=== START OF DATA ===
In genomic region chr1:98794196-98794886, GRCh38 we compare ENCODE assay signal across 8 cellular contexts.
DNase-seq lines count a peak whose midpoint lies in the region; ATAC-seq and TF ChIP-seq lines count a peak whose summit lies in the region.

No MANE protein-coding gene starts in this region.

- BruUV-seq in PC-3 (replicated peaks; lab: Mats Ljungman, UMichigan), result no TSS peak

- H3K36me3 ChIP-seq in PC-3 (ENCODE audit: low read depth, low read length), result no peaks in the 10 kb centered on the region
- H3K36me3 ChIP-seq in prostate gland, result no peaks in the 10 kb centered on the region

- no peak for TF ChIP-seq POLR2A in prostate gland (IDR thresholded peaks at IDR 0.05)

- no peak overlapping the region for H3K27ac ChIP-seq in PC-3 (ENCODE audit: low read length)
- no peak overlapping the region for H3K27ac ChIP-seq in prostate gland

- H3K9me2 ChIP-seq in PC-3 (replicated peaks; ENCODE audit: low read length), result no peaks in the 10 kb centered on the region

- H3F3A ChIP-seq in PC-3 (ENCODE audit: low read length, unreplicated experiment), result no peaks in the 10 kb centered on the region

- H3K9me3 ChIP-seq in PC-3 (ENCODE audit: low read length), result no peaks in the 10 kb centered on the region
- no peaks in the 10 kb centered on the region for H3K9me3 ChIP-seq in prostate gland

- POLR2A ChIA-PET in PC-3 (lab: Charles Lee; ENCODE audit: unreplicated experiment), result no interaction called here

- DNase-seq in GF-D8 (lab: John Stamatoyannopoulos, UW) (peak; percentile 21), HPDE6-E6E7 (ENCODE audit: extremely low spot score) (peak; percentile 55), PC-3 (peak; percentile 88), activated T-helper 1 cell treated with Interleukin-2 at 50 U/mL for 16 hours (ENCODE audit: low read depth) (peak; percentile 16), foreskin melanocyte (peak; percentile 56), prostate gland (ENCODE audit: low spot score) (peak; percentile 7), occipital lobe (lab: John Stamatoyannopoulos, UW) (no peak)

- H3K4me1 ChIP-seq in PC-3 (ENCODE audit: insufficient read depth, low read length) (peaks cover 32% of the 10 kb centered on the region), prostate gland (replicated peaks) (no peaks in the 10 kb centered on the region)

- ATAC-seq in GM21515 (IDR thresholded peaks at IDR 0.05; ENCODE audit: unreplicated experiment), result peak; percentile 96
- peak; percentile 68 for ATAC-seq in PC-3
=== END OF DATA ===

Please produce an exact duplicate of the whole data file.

In genomic region chr1:98794196-98794886, GRCh38 we compare ENCODE assay signal across 8 cellular contexts.
DNase-seq lines count a peak whose midpoint lies in the region; ATAC-seq and TF ChIP-seq lines count a peak whose summit lies in the region.

No MANE protein-coding gene starts in this region.

- BruUV-seq in PC-3 (replicated peaks; lab: Mats Ljungman, UMichigan), result no TSS peak

- H3K36me3 ChIP-seq in PC-3 (ENCODE audit: low read depth, low read length), result no peaks in the 10 kb centered on the region
- H3K36me3 ChIP-seq in prostate gland, result no peaks in the 10 kb centered on the region

- no peak for TF ChIP-seq POLR2A in prostate gland (IDR thresholded peaks at IDR 0.05)

- no peak overlapping the region for H3K27ac ChIP-seq in PC-3 (ENCODE audit: low read length)
- no peak overlapping the region for H3K27ac ChIP-seq in prostate gland

- H3K9me2 ChIP-seq in PC-3 (replicated peaks; ENCODE audit: low read length), result no peaks in the 10 kb centered on the region

- H3F3A ChIP-seq in PC-3 (ENCODE audit: low read length, unreplicated experiment), result no peaks in the 10 kb centered on the region

- H3K9me3 ChIP-seq in PC-3 (ENCODE audit: low read length), result no peaks in the 10 kb centered on the region
- no peaks in the 10 kb centered on the region for H3K9me3 ChIP-seq in prostate gland

- POLR2A ChIA-PET in PC-3 (lab: Charles Lee; ENCODE audit: unreplicated experiment), result no interaction called here

- DNase-seq in GF-D8 (lab: John Stamatoyannopoulos, UW) (peak; percentile 21), HPDE6-E6E7 (ENCODE audit: extremely low spot score) (peak; percentile 55), PC-3 (peak; percentile 88), activated T-helper 1 cell treated with Interleukin-2 at 50 U/mL for 16 hours (ENCODE audit: low read depth) (peak; percentile 16), foreskin melanocyte (peak; percentile 56), prostate gland (ENCODE audit: low spot score) (peak; percentile 7), occipital lobe (lab: John Stamatoyannopoulos, UW) (no peak)

- H3K4me1 ChIP-seq in PC-3 (ENCODE audit: insufficient read depth, low read length) (peaks cover 32% of the 10 kb centered on the region), prostate gland (replicated peaks) (no peaks in the 10 kb centered on the region)

- ATAC-seq in GM21515 (IDR thresholded peaks at IDR 0.05; ENCODE audit: unreplicated experiment), result peak; percentile 96
- peak; percentile 68 for ATAC-seq in PC-3